You can use the integral you want to use, and the Dilogarithm function as mentioned in the comments.

Below we give a complete proof, including a derivation of the value of the integral you wanted to use.

The Dilogarithm function is defined as

$$\text{Li}_2(z) = -\int_{0}^{z} \frac{\log (1-x)}{x} \text{dx} = \sum_{n=1}^{\infty} \frac{z^n}{n^2}, \quad |z| \le 1$$

The integral which you want to use is $\displaystyle -\text{Li}_2(1)$.

Note that $\displaystyle \text{Li}_2(1) = \sum_{n=1}^{\infty} \frac{1}{n^2} = \zeta(2) = \frac{\pi^2}{6}$. (For multiple proofs of that, see here: Different methods to compute $\sum\limits_{k=1}^\infty \frac{1}{k^2}$)

In your integral(whose value you want), make the substitution $\displaystyle x = 2t -1$ and we get

$$\int_{\frac{1}{2}}^{1} \frac{\log (2(1-t))}{t} \text{dt} = \log^2 2 + \int_{\frac{1}{2}}^{1} \frac{\log (1-t)}{t} \text{dt} = \log^2 2 + \text{Li}_2 \left(\frac{1}{2} \right) - \text{Li}_2(1)$$

Now the Dilogarithm function also satisfies the identity

$$\text{Li}_2(x) + \text{Li}_2(1-x) = \frac{\pi^2}{6}-\log x \log (1-x), 0 \lt x \lt 1$$

This identity can easily be proven by just differentiating and using the value of $\displaystyle \text{Li}_2(1)$:

$$\text{Li}_2'(x) - \text{Li}_2'(1-x) = -\frac{\log (1-x)}{x} + \frac{\log x}{1-x} = (-\log x \log (1-x))'$$

and so $$\text{Li}_2(x) + \text{Li}_2(1-x) = C -\log x \log (1-x), 0 \lt x \lt 1$$

Taking limits as $\displaystyle x \to 1$ gives us $\displaystyle C = \frac{\pi^2}{6}$.

Thus

$$\text{Li}_2(x) + \text{Li}_2(1-x) = \frac{\pi^2}{6}-\log x \log (1-x), 0 \lt x \lt 1$$

Setting $\displaystyle x = \frac{1}{2}$ gives us the value of $\displaystyle \text{Li}_2\left(\frac{1}{2}\right) = \frac{\pi^2}{12} - \frac{\log^2 2}{2}$

$$\log^2 2 + \text{Li}_2 \left(\frac{1}{2} \right) - \text{Li}_2(1) = \frac{\log^2 2}{2} - \frac{\pi^2}{12}$$

• Also see J.M's answer here: math.stackexchange.com/a/60492/1102 – Aryabhata Mar 6 '12 at 23:05
• Thank you Aryabhata. I never saw this Dilogarithm function before, but it looks as very useful one. – Martin Mar 6 '12 at 23:47
• @Martin: You are welcome. Thank you for the nice problem. – Aryabhata Mar 7 '12 at 1:18
• @Aryabhata Nice reflection formula! Check my answer, tell me what you think. – Pedro Tamaroff Mar 7 '12 at 2:29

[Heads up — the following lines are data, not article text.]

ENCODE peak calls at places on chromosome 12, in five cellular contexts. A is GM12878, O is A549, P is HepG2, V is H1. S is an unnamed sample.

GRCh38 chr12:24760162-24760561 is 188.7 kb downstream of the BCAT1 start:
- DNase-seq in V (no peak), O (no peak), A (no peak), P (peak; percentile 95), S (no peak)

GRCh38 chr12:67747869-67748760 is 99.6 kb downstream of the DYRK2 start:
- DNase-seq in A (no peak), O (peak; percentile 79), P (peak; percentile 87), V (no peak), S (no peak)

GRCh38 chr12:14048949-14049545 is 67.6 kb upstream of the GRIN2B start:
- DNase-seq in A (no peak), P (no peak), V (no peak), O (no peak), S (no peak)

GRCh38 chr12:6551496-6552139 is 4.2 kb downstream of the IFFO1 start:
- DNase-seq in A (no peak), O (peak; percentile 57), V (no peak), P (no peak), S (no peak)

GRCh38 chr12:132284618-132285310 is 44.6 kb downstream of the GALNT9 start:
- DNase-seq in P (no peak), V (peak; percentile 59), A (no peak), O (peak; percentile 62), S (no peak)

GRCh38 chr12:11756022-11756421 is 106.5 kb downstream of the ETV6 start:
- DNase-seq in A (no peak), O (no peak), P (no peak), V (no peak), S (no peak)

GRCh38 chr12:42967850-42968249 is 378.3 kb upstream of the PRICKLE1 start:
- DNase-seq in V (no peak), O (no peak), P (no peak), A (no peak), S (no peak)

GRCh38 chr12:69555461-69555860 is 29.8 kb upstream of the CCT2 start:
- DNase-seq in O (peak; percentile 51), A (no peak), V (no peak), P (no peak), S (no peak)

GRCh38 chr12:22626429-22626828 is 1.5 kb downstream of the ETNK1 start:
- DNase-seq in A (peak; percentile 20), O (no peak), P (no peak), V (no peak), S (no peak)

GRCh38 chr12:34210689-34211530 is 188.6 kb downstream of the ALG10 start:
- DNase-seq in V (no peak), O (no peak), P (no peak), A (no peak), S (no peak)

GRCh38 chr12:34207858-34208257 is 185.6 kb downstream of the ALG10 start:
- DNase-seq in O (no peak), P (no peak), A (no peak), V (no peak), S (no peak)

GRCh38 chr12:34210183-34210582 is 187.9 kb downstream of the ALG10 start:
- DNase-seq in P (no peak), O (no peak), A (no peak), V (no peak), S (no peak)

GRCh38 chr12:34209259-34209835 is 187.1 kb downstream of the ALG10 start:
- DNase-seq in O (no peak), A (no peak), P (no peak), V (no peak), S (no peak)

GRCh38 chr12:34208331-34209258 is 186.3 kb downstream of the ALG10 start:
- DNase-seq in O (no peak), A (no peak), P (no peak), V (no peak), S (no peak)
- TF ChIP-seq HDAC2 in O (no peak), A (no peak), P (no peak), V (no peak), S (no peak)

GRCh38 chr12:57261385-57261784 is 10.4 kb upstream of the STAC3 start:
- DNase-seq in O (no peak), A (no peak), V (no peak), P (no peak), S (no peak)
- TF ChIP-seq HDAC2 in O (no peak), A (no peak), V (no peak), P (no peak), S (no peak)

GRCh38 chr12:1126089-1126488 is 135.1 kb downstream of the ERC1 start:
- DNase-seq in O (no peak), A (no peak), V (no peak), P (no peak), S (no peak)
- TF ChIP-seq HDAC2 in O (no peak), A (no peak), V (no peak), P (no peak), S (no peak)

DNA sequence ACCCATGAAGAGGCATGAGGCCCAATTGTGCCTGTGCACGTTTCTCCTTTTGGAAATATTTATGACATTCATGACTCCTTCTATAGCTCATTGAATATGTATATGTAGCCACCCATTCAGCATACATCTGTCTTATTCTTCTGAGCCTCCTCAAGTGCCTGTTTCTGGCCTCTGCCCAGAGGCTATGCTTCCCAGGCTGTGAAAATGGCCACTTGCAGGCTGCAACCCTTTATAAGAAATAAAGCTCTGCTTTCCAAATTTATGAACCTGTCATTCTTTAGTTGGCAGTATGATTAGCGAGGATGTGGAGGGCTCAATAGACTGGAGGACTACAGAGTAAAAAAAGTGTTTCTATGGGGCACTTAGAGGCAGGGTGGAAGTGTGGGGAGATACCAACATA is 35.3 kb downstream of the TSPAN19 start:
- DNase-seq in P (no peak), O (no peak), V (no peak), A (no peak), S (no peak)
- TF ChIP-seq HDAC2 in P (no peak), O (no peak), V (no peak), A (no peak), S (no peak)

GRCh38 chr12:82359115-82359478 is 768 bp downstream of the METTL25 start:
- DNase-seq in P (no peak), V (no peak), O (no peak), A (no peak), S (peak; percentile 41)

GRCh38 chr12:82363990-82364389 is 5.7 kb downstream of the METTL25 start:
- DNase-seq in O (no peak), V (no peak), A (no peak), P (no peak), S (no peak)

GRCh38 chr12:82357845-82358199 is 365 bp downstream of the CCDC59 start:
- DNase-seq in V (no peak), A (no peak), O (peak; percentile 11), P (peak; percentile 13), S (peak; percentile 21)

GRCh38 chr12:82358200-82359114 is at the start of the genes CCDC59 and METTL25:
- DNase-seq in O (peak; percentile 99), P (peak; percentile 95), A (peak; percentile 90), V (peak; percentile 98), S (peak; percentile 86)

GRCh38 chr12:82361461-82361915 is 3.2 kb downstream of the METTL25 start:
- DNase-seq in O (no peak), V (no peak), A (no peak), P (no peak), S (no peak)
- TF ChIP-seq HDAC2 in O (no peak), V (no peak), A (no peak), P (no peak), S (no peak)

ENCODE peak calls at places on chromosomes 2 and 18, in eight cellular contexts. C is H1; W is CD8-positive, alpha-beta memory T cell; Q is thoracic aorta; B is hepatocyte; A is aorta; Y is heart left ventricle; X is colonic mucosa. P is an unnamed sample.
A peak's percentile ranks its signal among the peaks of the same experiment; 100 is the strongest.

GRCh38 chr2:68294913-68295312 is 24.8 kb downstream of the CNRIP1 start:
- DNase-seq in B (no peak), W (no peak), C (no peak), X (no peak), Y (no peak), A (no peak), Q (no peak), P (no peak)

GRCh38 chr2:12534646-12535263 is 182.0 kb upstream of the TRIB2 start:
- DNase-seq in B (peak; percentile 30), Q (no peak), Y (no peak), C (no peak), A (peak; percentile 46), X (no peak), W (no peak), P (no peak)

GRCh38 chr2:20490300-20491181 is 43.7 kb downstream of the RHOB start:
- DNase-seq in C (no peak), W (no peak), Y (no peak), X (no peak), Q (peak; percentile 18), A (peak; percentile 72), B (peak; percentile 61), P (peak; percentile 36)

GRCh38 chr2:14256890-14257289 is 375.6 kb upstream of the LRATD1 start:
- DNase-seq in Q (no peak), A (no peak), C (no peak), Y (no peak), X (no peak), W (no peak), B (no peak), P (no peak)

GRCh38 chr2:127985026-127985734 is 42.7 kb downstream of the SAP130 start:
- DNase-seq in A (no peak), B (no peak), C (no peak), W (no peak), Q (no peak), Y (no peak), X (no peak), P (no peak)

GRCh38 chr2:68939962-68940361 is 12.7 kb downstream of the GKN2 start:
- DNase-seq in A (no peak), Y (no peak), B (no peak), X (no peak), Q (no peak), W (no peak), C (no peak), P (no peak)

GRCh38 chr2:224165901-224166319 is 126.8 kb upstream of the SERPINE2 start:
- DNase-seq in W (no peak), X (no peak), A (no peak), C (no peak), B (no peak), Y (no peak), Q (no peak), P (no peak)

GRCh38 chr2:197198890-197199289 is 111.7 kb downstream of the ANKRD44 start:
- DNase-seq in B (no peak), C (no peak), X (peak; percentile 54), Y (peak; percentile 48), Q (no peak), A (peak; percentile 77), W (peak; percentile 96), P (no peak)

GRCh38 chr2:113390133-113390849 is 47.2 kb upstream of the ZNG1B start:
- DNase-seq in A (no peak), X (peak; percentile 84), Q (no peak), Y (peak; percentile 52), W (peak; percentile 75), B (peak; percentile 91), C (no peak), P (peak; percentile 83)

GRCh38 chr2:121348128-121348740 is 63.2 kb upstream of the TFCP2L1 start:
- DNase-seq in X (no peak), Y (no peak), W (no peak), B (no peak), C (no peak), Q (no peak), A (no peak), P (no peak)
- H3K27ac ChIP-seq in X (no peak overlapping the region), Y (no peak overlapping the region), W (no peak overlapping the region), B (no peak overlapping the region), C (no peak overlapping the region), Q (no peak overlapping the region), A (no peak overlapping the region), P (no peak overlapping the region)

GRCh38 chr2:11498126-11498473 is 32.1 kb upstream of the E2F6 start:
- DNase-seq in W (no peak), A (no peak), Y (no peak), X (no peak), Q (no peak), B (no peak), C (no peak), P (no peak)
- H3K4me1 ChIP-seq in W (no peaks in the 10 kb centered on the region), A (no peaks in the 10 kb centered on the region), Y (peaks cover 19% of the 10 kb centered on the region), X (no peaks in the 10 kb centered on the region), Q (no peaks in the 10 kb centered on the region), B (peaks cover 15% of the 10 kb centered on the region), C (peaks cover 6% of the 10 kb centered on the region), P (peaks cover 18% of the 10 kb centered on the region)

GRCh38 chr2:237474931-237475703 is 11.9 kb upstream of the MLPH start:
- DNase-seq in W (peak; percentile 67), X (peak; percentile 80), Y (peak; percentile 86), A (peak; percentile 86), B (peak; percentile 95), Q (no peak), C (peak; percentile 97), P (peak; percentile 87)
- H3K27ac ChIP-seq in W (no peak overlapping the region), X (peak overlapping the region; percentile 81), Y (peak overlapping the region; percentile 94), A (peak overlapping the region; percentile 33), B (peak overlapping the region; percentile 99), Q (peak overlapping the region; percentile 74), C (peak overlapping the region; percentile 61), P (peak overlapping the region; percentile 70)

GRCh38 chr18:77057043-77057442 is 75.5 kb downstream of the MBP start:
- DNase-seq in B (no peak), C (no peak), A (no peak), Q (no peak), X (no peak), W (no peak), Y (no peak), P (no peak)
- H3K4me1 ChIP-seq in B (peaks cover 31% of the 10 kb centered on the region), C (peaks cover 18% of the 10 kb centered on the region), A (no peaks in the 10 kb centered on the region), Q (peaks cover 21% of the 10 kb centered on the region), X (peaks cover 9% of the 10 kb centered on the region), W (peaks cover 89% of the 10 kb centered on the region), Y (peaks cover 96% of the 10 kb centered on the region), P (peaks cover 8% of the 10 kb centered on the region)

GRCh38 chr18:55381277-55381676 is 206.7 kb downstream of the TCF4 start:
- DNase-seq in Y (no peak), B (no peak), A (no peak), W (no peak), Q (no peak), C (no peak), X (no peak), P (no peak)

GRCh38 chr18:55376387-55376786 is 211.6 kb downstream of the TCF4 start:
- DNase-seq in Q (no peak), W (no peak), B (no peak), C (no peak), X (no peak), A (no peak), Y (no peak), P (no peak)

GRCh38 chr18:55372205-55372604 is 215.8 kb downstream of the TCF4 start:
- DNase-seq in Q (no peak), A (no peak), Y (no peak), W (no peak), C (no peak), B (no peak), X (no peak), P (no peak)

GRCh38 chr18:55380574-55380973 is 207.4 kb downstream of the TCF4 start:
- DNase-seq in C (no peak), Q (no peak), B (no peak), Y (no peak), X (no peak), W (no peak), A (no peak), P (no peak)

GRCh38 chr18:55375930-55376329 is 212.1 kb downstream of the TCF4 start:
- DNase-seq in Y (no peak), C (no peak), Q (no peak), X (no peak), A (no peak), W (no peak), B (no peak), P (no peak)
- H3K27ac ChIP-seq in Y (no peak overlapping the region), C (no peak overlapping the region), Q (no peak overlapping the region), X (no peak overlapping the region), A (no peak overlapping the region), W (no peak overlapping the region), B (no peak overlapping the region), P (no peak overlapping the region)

• @PeterT.off: Thanks! Your answer seems very interesting. I will go through it sometime soon. – Aryabhata Mar 7 '12 at 3:04

$\newcommand{\+}{^{\dagger}} \newcommand{\angles}{\left\langle\, #1 \,\right\rangle} \newcommand{\braces}{\left\lbrace\, #1 \,\right\rbrace} \newcommand{\bracks}{\left\lbrack\, #1 \,\right\rbrack} \newcommand{\ceil}{\,\left\lceil\, #1 \,\right\rceil\,} \newcommand{\dd}{{\rm d}} \newcommand{\down}{\downarrow} \newcommand{\ds}{\displaystyle{#1}} \newcommand{\expo}{\,{\rm e}^{#1}\,} \newcommand{\fermi}{\,{\rm f}} \newcommand{\floor}{\,\left\lfloor #1 \right\rfloor\,} \newcommand{\half}{{1 \over 2}} \newcommand{\ic}{{\rm i}} \newcommand{\iff}{\Longleftrightarrow} \newcommand{\imp}{\Longrightarrow} \newcommand{\isdiv}{\,\left.\right\vert\,} \newcommand{\ket}{\left\vert #1\right\rangle} \newcommand{\ol}{\overline{#1}} \newcommand{\pars}{\left(\, #1 \,\right)} \newcommand{\partiald}[]{\frac{\partial^{#1} #2}{\partial #3^{#1}}} \newcommand{\pp}{{\cal P}} \newcommand{\root}[]{\,\sqrt[#1]{\vphantom{\large A}\,#2\,}\,} \newcommand{\sech}{\,{\rm sech}} \newcommand{\sgn}{\,{\rm sgn}} \newcommand{\totald}[]{\frac{{\rm d}^{#1} #2}{{\rm d} #3^{#1}}} \newcommand{\ul}{\underline{#1}} \newcommand{\verts}{\left\vert\, #1 \,\right\vert} \newcommand{\wt}{\widetilde{#1}}$ $\ds{\int_{0}^{1}{\ln\pars{1 - x} \over 1 + x}\,\dd x = -\,{\pi^{2} \over 6}:\ {\large ?}}$

\begin{align} &\color{#c00000}{\int_{0}^{1}{\ln\pars{1 - x} \over 1 + x}\,\dd x} =\int_{0}^{1}{\ln\pars{x} \over 2 - x}\,\dd x =\int_{0}^{1/2}{\ln\pars{2x} \over 1 - x}\,\dd x \\[3mm]&= \overbrace{\left.\vphantom{\Huge a}-\ln\pars{1 - x}\ln\pars{2x}\right\vert_{0}^{1/2}} ^{\ds{=\ 0}}\ +\ \int_{0}^{1/2}\ln\pars{1 - x}\,{1 \over x}\,\dd x =\color{#c00000}{-\int_{0}^{1/2}{{\rm Li}_{1}\pars{x} \over x}\,\dd x} \end{align} where $\ds{{\rm Li_{s}}\pars{z}}$ is the PolyLogarithm Function. We already used $\ds{{\rm Li_{1}}\pars{z} = -\ln\pars{1 - z}}$.